A recent study published in the Journal of Virology theorized that the common cold virus crossed the species barrier into humans from birds nearly 200 years ago. The researchers hoped that a retrospective understanding of the enterovirus’ pathology could staff effective methods of eradicating it completely in the future.
“Besides the evolutionary history of metapneumoviruses, we also investigated the mutation rates and the selection pressures of these viruses. An understanding of how viruses evolve and how they adapt to new hosts and their immune systems is important, especially if we are to prepare for new, potentially pandemic diseases,” explained contributing author Dr. Ron Fouchier.
Identifying the host
You might recall, that Fouchier and his colleagues achieved a fair share of infamy after modifying a deadly avian H5N1 influenza virus in rodents in the service of an in-depth study on pathogens. The rate at which these viruses are able to replicate and mutate shield them from many prospects of practical experimentation.
It’s a conundrum that has plagued the medical community for years even if few comprehend how layered the puzzle actually is. The virus frequently referred to as the common cold, isn’t just one virus, but a varied horde of stains. There are roughly 160 rhinovirus infections that inform the symptoms associated with the century-old affliction-all of which are particularly adaptable in the face of drug treatment. Their mutations enable them to dip past our immune system fairly easily and spread with malicious abandon.
The only way to cure a mutating drug-resistant alien is by precluding its replication. A team of researchers from Stanford and the University of California, are confident that they have done exactly that. The new study published in the journal Nature Microbiology extracts an element that all of the strains depend on to spread successfully.
“Most cases of the common cold are caused by rhinoviruses. There are more than 150 types of this virus. A typical vaccine like the influenza vaccine contains at most four types, so making it for all 150 strains would be extremely challenging,” Jan Carette, coauthor of the new study and Ph.D., associate professor of microbiology and immunology explained in a statement. “We have identified a single human protein that helps the common cold virus to replicate and spread. Inactivating this protein could be a new strategy to prevent colds.”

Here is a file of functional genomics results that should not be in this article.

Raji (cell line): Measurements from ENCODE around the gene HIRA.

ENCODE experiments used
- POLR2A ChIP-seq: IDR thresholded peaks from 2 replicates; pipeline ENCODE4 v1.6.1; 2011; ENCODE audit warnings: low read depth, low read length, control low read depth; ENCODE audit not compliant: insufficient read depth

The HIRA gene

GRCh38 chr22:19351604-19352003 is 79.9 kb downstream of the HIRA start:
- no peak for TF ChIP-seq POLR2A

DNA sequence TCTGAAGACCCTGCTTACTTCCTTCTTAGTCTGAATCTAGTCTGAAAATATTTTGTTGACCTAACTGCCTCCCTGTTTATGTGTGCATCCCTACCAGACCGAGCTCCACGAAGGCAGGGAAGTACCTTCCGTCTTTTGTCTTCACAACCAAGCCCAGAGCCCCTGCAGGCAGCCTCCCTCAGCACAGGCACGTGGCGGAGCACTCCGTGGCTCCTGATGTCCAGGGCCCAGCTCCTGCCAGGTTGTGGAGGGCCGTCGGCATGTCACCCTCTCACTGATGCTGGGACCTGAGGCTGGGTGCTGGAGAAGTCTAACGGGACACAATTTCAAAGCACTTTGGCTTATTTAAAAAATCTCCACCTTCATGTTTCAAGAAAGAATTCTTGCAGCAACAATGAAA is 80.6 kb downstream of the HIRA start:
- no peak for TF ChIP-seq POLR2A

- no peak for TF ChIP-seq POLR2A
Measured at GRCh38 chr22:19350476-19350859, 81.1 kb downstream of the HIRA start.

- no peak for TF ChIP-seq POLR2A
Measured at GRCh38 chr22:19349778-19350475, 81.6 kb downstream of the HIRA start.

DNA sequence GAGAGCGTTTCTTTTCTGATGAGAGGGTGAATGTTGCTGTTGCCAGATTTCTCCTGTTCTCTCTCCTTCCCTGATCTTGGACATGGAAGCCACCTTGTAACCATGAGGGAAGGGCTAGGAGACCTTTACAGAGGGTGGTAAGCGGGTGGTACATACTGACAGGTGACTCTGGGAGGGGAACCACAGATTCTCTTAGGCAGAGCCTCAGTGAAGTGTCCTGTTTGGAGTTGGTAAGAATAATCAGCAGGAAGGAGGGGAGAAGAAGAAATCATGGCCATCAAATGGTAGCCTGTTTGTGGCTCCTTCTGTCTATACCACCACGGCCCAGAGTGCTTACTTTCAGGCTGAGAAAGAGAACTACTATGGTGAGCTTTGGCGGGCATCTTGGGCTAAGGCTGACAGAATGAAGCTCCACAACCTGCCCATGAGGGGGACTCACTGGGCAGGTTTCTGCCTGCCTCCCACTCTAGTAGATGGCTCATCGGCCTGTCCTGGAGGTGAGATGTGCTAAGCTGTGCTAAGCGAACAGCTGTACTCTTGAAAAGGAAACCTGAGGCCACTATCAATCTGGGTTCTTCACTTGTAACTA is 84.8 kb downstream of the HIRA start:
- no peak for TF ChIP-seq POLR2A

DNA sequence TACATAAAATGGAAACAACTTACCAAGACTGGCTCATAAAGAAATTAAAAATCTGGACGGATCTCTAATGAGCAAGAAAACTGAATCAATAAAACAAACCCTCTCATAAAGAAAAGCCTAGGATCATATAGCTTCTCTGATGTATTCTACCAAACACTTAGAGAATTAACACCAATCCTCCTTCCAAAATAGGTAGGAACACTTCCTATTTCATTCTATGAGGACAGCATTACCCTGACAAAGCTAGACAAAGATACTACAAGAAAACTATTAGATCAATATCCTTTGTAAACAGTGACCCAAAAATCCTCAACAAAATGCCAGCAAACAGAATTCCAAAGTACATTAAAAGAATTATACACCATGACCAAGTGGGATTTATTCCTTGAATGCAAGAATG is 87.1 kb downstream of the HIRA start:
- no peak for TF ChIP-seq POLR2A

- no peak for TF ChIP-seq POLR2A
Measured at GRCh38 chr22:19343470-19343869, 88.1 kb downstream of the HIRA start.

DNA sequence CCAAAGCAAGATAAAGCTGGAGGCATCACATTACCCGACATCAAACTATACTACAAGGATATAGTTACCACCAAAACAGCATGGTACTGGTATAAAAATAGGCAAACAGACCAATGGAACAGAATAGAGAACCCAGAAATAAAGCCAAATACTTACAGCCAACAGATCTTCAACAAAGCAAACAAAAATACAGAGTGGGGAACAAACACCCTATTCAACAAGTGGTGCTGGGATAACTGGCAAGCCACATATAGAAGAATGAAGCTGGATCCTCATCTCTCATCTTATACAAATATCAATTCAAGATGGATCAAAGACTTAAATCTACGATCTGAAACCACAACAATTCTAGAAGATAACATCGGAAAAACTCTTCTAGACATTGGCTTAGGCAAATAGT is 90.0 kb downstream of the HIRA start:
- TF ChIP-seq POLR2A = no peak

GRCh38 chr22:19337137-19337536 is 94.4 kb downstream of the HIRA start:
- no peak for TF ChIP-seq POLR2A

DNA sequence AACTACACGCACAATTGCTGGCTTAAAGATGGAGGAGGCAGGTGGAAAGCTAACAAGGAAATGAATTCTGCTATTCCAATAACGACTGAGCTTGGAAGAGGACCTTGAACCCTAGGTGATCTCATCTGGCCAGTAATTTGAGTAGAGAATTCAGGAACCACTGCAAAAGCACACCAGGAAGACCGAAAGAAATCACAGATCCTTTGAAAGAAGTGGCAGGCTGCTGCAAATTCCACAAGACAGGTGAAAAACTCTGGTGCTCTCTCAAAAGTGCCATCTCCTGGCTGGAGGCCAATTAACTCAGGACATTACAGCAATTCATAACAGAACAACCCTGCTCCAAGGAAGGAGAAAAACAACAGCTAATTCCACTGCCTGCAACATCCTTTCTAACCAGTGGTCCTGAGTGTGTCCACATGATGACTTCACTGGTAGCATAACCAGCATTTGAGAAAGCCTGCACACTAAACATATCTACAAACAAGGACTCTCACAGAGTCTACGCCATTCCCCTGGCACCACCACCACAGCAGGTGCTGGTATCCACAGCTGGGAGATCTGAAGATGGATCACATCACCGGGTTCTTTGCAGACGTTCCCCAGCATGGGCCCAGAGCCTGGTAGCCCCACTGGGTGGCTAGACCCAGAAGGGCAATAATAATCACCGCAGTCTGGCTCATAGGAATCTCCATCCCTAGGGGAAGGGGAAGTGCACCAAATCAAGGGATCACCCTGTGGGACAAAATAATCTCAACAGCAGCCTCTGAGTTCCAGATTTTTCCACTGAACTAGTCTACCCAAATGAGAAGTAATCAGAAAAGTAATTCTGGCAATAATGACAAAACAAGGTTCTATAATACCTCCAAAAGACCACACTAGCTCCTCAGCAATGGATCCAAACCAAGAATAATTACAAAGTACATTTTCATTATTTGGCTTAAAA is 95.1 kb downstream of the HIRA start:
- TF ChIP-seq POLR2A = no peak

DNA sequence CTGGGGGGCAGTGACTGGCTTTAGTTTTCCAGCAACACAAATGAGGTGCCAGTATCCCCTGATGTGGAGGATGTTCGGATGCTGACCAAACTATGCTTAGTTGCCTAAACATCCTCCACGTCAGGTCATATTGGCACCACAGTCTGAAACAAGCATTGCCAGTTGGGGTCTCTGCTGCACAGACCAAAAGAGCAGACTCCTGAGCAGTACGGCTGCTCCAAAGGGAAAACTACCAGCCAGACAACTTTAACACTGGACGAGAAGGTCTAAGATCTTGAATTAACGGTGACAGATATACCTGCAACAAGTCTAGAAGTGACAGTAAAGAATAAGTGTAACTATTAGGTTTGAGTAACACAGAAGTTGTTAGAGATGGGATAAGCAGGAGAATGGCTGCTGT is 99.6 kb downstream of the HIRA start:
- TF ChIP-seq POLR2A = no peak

As previously stated, employing vaccination for each strain wouldn’t work because in addition to being extremely diverse the pathogens are also prone to mutations. Given this, the researchers opted instead to hone in on a protein called SETD3, which has been observed to be essential to viral success.
After producing a culture of human cells that did not have said protein, they infected them with a range of enteroviruses-none of these could successfully replicate under these conditions. The team attempted the same experiment on a crop of mice and not only did they successfully duplicate the results, but this approach was also effective against viruses linked to asthma, encephalitis, and polio.
“This gives us hope that we can develop a drug with broad antiviral activity against not only the common cold but maybe all enteroviruses,” Carette concluded, “without even disturbing SETD3’s regular function in our cells.”